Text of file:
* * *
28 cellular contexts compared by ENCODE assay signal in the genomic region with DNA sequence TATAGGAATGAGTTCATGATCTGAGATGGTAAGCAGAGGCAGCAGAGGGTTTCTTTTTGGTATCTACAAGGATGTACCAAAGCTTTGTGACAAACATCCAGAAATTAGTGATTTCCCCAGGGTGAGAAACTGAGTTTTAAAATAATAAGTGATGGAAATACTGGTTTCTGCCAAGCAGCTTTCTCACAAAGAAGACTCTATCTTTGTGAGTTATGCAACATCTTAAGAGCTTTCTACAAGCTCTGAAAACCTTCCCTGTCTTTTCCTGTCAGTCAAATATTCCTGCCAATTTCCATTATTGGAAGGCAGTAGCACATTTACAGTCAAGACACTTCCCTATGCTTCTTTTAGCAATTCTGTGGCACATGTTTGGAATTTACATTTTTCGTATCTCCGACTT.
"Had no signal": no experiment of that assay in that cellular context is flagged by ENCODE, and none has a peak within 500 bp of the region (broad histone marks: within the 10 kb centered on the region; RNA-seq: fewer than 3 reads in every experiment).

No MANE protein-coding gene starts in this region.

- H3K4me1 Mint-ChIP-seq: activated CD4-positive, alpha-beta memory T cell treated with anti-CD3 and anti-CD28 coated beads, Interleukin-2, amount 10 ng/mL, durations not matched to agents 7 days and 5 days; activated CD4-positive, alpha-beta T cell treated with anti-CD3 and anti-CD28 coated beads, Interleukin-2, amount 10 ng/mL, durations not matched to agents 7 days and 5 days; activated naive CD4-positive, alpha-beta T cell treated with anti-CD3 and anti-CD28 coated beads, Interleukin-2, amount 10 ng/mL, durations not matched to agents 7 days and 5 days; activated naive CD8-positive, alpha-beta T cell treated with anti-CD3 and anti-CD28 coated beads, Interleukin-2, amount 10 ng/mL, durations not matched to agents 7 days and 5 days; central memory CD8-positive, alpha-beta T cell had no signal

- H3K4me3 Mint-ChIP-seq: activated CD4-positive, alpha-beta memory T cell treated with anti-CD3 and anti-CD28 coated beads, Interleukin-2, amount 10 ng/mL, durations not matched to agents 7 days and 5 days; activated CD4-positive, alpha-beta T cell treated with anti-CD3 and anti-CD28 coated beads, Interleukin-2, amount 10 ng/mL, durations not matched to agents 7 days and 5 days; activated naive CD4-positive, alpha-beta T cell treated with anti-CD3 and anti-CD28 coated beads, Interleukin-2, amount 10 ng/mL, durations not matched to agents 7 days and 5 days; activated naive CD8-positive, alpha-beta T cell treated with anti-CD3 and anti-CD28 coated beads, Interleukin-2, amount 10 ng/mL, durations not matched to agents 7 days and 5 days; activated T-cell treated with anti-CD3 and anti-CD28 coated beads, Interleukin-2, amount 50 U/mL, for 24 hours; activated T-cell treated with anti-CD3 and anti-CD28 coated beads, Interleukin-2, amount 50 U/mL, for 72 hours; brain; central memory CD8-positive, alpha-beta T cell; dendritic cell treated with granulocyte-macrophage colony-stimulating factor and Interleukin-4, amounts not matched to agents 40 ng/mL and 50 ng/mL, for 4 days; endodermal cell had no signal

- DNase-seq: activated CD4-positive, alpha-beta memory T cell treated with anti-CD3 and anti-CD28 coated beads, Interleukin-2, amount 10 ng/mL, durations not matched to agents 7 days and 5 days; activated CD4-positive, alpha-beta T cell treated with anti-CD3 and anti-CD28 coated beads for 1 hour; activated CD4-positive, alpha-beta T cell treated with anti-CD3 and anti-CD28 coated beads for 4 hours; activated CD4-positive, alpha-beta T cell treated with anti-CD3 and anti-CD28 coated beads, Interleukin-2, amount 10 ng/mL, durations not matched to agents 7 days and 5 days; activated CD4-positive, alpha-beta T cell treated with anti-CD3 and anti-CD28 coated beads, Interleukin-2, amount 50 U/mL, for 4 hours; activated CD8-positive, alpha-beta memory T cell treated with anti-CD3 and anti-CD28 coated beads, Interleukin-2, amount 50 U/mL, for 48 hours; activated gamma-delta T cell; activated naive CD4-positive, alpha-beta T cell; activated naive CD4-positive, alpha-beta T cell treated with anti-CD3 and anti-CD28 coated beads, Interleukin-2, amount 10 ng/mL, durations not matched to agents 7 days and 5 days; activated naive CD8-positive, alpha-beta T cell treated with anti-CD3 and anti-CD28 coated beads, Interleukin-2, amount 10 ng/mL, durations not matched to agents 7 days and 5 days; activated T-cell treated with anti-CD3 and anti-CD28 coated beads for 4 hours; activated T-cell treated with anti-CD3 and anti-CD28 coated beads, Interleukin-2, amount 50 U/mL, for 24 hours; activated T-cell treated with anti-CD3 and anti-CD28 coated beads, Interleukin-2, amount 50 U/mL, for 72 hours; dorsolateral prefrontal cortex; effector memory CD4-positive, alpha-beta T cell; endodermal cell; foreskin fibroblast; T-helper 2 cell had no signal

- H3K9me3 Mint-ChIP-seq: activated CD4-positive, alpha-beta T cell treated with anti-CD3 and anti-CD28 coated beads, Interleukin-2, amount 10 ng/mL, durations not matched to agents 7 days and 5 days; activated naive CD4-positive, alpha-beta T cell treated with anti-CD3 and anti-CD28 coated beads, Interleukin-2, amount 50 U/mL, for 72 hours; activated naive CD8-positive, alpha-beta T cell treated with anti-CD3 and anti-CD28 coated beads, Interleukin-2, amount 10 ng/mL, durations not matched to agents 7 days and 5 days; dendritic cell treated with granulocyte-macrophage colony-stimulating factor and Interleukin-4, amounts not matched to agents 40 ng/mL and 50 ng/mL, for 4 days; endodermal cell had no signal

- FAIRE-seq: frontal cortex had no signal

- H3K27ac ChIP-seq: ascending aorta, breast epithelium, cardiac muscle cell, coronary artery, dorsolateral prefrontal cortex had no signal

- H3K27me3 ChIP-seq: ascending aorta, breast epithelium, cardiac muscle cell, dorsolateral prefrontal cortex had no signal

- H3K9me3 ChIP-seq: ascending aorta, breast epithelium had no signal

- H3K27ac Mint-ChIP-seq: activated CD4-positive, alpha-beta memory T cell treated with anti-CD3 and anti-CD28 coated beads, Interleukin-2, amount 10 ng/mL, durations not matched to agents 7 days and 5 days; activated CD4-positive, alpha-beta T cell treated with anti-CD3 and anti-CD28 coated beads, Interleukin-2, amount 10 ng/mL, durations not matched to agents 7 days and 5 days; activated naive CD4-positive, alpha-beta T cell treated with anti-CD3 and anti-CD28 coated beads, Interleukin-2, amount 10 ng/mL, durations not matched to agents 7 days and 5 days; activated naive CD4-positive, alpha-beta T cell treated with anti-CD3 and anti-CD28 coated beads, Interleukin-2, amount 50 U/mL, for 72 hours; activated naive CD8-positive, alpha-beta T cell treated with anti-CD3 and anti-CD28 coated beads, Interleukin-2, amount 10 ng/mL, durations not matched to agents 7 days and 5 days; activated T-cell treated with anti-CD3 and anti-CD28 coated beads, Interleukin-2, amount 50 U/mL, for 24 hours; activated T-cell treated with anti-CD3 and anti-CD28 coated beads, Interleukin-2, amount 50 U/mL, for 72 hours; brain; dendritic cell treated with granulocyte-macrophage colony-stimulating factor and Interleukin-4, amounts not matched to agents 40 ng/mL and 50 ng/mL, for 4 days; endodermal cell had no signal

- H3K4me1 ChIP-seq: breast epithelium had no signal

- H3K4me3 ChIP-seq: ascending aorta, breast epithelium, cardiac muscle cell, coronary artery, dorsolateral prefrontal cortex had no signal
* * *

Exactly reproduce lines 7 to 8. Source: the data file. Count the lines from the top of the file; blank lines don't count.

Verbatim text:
- H3K9me3 Mint-ChIP-seq: activated CD4-positive, alpha-beta T cell treated with anti-CD3 and anti-CD28 coated beads, Interleukin-2, amount 10 ng/mL, durations not matched to agents 7 days and 5 days; activated naive CD4-positive, alpha-beta T cell treated with anti-CD3 and anti-CD28 coated beads, Interleukin-2, amount 50 U/mL, for 72 hours; activated naive CD8-positive, alpha-beta T cell treated with anti-CD3 and anti-CD28 coated beads, Interleukin-2, amount 10 ng/mL, durations not matched to agents 7 days and 5 days; dendritic cell treated with granulocyte-macrophage colony-stimulating factor and Interleukin-4, amounts not matched to agents 40 ng/mL and 50 ng/mL, for 4 days; endodermal cell had no signal

- FAIRE-seq: frontal cortex had no signal